History of Johnsonville Schools
The earliest record of a public school in the Johnsonville area shows a one-room school in the Prospect area of what was then Williamsburg County. The building was constructed of logs and was owned by the county. The attendance register of the time begins with the year 1881 and lists the names of 49 white children and youths. The teacher was Martin Eaddy, who sometimes served as a Methodist minister. Attendance was irregular and little more than the basic reading, writing, and arithmetic received any emphasis. A few pupils advanced as far as geography and history. In 1892, A. E. Lawrence succeeded Eaddy as teacher.
The first school near Johnsonville and Hemingway in a permanent location was established above Belin's Store at Ard's Crossroads. Using three partitioned classrooms, a principal and two teachers began to teach pupils in six grades. The three men who were most responsible for the school's creation - Dr. W. C. Hemingway, S. B. Poston, and Jeff Rollins - served as trustees. Among the first teachers were Cora Huggins and Mrs. Rosa Belle (Eaddy) Woodberry Dickson. Cora Huggins, a native of the area and a college graduate, raised money to purchase a piano for the school in addition to serving as an outstanding teacher. The makeshift school above the store was used for three years before a new building was acquired. In 1907 the first class of seven students was graduated from the tenth grade.
In the early 1900s, schools were held in the Old Lake Chapel church on Deerfield Road, at Old Johnsonville, and in Possum Fork. In what is now Johnsonville, the Grier Store (located at the corner of Highway 41 and Broadway where the Poston home now stands) served as a school for approximately 18 students. Teachers in the schools made $15-20 a month. When William Cooper became Superintendent for Williamsburg County, he organized a graded school at Johnsonville and set out to erect a modern school building. Sylvester Briley "S.B." Poston, regarded as the founder of the modern city of Johnsonville, divided a pasture into lots and held a land sale in 1912. He donated the land for the school and the building was contracted. In 1916, school was conducted on Pine Street in a wooden house owned by J.M. Eaddy. Just as the new school was completed, this house was destroyed by fire. By good fortune, the school was able to immediately begin session in the new school building on Marion Street.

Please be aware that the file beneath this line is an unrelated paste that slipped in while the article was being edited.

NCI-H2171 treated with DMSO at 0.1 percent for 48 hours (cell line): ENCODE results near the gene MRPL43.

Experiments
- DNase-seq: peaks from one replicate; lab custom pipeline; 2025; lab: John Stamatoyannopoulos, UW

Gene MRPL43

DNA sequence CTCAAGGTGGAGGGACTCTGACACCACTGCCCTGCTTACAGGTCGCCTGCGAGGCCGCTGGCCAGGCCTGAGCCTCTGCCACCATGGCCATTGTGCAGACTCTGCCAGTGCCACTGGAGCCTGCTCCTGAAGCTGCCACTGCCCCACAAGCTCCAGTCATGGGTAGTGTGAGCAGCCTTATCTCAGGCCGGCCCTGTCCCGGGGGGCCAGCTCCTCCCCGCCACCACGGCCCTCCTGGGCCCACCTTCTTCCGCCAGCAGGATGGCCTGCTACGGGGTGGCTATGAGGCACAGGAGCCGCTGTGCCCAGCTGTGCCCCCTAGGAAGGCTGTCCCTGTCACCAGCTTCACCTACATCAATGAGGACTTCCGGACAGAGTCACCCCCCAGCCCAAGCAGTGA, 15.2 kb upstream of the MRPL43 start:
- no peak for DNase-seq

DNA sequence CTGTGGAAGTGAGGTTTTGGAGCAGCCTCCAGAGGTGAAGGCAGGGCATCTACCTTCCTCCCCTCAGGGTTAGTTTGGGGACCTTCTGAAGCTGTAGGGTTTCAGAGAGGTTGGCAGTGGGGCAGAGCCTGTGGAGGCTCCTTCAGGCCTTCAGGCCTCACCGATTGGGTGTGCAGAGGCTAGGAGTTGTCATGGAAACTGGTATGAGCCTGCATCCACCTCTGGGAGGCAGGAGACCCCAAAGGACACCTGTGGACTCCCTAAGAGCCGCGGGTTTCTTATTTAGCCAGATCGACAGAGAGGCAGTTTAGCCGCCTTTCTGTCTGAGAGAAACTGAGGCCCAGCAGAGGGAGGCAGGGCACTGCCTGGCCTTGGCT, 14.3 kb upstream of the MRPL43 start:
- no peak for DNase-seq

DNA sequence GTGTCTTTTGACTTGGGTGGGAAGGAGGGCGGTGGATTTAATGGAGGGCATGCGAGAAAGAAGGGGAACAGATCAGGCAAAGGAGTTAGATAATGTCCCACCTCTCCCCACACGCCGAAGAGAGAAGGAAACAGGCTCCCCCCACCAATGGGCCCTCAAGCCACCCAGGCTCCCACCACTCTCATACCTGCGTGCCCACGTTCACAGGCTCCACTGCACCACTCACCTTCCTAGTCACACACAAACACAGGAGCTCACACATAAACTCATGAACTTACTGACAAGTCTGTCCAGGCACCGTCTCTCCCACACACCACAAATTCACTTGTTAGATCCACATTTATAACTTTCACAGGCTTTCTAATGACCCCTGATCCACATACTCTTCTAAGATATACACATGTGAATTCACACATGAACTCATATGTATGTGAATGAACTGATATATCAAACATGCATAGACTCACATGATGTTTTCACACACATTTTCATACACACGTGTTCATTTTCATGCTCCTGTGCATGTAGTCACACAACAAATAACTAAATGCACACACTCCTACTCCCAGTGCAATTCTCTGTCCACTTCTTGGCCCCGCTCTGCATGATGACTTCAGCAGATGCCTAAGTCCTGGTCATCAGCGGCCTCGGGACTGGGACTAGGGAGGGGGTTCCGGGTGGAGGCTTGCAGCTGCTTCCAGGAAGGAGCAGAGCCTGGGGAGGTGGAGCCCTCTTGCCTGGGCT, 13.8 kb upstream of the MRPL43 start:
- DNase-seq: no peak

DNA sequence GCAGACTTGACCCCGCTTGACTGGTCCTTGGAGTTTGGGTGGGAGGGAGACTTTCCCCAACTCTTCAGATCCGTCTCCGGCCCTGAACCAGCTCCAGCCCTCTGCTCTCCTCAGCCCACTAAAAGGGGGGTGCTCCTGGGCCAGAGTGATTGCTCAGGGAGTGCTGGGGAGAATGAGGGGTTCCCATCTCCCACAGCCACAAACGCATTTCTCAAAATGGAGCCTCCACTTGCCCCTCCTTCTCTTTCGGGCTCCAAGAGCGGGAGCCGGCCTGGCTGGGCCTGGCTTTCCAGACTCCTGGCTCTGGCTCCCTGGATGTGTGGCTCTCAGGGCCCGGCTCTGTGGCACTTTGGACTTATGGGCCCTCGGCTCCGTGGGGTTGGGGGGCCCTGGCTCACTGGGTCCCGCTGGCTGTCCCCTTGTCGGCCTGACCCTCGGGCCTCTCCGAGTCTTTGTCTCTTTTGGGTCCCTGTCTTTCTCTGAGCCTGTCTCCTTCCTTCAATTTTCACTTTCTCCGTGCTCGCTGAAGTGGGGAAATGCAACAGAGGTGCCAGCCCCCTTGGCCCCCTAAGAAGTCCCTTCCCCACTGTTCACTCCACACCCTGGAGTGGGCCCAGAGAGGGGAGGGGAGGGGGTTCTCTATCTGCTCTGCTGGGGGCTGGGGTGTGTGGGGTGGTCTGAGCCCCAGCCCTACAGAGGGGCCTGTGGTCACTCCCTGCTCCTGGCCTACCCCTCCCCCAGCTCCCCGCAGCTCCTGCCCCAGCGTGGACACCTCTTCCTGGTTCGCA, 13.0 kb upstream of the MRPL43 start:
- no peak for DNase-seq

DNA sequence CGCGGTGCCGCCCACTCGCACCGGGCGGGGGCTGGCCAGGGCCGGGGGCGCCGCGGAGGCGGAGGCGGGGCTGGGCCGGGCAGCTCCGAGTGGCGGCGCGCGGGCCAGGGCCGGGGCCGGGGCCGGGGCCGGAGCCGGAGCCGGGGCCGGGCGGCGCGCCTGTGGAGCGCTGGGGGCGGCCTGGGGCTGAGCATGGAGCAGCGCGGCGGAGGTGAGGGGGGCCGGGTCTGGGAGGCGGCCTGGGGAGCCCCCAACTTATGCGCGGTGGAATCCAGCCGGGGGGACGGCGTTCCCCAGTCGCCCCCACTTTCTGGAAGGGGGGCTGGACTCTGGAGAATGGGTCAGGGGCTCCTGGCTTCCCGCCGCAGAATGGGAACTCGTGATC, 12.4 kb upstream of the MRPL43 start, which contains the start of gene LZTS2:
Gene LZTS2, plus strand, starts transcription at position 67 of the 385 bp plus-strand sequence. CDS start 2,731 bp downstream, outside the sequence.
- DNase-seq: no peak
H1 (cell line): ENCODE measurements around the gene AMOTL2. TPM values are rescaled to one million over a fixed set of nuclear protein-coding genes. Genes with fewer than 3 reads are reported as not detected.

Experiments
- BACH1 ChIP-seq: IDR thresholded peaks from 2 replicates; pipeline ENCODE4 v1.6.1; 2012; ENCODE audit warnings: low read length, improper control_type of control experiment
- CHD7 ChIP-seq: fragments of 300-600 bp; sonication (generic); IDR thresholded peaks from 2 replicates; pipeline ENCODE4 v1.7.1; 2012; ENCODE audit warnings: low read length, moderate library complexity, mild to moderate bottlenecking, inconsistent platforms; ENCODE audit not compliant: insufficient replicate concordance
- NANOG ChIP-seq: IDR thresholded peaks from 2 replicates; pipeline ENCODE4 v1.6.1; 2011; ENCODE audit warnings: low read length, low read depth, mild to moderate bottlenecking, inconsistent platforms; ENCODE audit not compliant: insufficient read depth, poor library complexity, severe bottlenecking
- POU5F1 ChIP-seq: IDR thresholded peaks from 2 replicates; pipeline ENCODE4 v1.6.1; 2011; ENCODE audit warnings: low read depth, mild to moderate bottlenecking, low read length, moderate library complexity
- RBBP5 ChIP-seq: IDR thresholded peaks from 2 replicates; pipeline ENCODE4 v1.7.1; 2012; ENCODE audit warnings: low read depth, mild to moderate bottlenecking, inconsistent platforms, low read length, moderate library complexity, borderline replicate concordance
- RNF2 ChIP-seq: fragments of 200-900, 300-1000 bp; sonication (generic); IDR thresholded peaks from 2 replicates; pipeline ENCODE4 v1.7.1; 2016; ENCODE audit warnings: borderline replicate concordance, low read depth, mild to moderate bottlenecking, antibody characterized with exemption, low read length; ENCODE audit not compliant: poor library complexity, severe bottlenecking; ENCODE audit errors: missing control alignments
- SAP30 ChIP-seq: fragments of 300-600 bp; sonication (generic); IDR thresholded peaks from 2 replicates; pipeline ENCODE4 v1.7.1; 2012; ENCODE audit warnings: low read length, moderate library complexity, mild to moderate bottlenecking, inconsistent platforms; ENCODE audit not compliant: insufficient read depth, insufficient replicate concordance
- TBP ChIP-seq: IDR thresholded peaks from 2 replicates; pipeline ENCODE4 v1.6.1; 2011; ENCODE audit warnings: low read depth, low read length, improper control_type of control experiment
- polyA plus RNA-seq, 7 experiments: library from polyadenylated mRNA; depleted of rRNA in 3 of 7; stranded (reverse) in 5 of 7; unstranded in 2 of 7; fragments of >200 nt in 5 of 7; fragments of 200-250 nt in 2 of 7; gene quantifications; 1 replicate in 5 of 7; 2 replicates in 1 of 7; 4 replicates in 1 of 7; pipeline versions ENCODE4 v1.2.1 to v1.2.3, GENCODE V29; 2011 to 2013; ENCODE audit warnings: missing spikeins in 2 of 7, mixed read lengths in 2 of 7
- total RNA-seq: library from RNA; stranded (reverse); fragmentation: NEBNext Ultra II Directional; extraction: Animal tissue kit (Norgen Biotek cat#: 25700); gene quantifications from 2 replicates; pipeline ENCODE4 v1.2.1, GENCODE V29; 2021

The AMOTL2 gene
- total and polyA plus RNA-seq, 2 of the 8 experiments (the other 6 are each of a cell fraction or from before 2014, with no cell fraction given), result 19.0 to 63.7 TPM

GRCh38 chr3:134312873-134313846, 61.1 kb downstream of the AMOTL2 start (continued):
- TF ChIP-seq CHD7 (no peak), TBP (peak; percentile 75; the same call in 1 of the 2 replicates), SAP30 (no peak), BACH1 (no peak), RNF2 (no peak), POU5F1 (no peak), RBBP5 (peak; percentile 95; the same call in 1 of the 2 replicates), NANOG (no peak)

The high school and an auditorium, which was the scene of assemblies until it was torn down in 1963, were both completed in 1916. The main building consisted of 12 rooms, each holding one of the 11 grades. Class size varied, but there were never more than 25 pupils in one room. Total enrollment for grades 1-11 was around 250. The building had no electric lights, no telephones, no running water, and no restrooms. There were two out-houses some distance from the school.
Superintendents during the early years of development were L. E. Pope, who left to join the ministry, and E. S. Stoddard.
In 1932 Willim R. Bouknight became superintendent. It was in the midst of the depression when jobs and money were scarce. Teachers were paid $60 a month in state notes, which required teachers to take a discount in order to get them cashed. There was no county supplement. The superintendent received $1350 a year. As more money became available, teacher salaries were raised to $66 a month or $594 a school term. In 1936 the superintendent received $1800.
Although the salary was low, there was no scarcity of teachers. To get a position, a teacher had to be able to fill any place in the activities of the school. He had to be able to coach basketball, play piano, work with the Glee Club and other groups, and coach dramatics. He was obligated to actively participate in church and community affairs. yet his personal activities were restricted. The young female teachers could only date or receive male company on weekends.